Thant followed unidentified flying object reports with some interest; in 1967, he arranged for American atmospheric physicist Dr. James E. McDonald to speak before the UN's Outer Space Affairs Group regarding UFOs.
On January 23, 1971 U Thant categorically announced that he would "under no circumstances" be available for a third term as Secretary-General. For many weeks, the UN Security Council was deadlocked over the search for a successor before finally settling on Kurt Waldheim to succeed U Thant as Secretary-General on December 21, 1971 — Waldheim's 53rd birthday — and just ten days before U Thant's second term was to have ended.
In his farewell address to the United Nations General Assembly Secretary-General U Thant stated that he felt a 'great sense of relief bordering on liberation' on relinquishing the 'burdens of office'. In an editorial published around December 27, 1971 praising U Thant, The New York Times stated that "the wise counsel of this dedicated man of peace will still be needed after his retirement". The editorial was entitled "The Liberation of U Thant".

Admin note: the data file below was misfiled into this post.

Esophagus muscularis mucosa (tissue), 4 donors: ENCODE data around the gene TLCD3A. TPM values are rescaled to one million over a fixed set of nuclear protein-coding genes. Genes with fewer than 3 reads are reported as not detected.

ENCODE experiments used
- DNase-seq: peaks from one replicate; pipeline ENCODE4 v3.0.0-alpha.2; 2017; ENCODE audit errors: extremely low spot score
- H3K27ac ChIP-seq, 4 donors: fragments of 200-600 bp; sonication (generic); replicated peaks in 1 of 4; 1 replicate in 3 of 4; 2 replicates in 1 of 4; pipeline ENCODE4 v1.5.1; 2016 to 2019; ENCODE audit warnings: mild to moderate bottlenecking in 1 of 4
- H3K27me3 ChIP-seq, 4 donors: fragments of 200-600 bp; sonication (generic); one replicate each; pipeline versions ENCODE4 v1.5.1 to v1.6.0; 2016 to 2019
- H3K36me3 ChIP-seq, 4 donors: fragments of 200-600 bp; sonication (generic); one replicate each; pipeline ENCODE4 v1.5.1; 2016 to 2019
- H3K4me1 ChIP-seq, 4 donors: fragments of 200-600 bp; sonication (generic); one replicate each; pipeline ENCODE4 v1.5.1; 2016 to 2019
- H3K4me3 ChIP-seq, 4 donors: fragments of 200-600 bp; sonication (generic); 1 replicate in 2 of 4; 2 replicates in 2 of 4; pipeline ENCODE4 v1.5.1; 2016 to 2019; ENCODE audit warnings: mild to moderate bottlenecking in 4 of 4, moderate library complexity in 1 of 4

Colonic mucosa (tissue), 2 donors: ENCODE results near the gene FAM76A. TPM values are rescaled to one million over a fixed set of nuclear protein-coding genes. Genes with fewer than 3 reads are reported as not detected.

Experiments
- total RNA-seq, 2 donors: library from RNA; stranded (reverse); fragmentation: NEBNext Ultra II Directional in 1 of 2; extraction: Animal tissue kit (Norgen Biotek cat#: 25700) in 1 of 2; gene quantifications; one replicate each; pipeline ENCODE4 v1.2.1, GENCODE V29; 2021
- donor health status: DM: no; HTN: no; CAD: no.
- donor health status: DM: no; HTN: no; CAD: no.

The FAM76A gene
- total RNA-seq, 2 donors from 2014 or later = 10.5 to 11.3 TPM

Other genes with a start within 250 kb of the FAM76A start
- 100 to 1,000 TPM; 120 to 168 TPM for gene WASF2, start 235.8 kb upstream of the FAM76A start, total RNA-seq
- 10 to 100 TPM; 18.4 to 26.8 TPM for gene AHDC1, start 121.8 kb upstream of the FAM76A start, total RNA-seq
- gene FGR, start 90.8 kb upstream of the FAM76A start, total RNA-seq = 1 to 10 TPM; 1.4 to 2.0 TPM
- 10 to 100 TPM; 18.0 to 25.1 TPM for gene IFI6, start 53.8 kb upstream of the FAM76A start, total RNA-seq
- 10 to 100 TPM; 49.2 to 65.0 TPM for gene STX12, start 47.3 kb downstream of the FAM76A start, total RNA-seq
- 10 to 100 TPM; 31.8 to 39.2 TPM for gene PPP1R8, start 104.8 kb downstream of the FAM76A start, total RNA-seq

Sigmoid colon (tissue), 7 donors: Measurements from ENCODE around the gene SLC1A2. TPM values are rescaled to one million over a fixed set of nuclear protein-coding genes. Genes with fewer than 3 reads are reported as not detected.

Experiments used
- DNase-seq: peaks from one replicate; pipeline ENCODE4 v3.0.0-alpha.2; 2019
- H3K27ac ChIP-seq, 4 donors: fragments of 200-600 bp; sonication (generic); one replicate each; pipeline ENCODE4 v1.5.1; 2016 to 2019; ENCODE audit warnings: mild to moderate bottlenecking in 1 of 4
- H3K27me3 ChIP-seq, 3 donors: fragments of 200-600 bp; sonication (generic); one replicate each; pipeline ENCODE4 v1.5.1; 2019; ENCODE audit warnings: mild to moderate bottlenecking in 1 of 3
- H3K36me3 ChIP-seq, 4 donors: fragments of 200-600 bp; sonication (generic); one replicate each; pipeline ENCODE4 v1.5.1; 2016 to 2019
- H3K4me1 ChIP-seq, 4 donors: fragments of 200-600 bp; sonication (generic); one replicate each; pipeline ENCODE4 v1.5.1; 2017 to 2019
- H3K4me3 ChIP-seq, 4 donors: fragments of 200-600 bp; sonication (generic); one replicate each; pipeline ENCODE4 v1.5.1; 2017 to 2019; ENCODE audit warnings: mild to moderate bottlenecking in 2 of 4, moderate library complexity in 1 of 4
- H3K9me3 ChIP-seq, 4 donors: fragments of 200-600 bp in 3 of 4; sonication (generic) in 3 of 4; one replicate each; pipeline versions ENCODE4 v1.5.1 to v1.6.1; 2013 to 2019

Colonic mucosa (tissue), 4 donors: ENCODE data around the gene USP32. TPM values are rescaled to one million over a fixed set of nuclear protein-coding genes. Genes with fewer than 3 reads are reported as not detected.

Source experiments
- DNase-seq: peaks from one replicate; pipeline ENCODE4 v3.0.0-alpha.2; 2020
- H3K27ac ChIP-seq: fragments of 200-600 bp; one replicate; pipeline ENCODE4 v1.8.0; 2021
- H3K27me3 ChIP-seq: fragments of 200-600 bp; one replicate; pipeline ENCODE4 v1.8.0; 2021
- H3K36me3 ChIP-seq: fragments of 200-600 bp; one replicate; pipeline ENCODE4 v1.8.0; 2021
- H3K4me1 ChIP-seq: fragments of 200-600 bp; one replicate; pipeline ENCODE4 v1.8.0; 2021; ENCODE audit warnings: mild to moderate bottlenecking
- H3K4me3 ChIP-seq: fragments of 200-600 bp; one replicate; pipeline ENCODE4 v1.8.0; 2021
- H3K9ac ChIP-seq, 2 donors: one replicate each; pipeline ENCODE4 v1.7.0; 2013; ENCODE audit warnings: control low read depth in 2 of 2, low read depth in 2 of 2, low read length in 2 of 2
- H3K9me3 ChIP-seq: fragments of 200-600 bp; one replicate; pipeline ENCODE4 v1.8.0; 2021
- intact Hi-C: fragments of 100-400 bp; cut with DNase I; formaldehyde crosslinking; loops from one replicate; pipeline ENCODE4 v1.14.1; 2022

Death[change | change source]
U Thant died of lung cancer in New York on November 25, 1974. By this time Burma was ruled by a military junta which refused him any honors. The then Burmese President Ne Win was envious of U Thant's international stature and the respect that was accorded him by the Burmese populace. Ne Win also resented U Thant's close links with the democratic government of U Nu which Ne Win had overthrown in a coup d'état on March 2, 1962. Ne Win ordered that U Thant be buried without any official involvement or ceremony.
On the day of U Thant's funeral on December 5, 1974, tens of thousands of people lined the streets of Rangoon to pay their last respects to their distinguished countryman whose coffin was displayed at Rangoon's Kyaikasan race course for a few hours before the scheduled burial.
The coffin of U Thant was then snatched by a group of students just before it was scheduled to leave for burial in an ordinary Rangoon cemetery. The student demonstrators buried U Thant on the former grounds of the Rangoon University Students Union (RUSU), which Ne Win had dynamited and destroyed on July 8, 1962.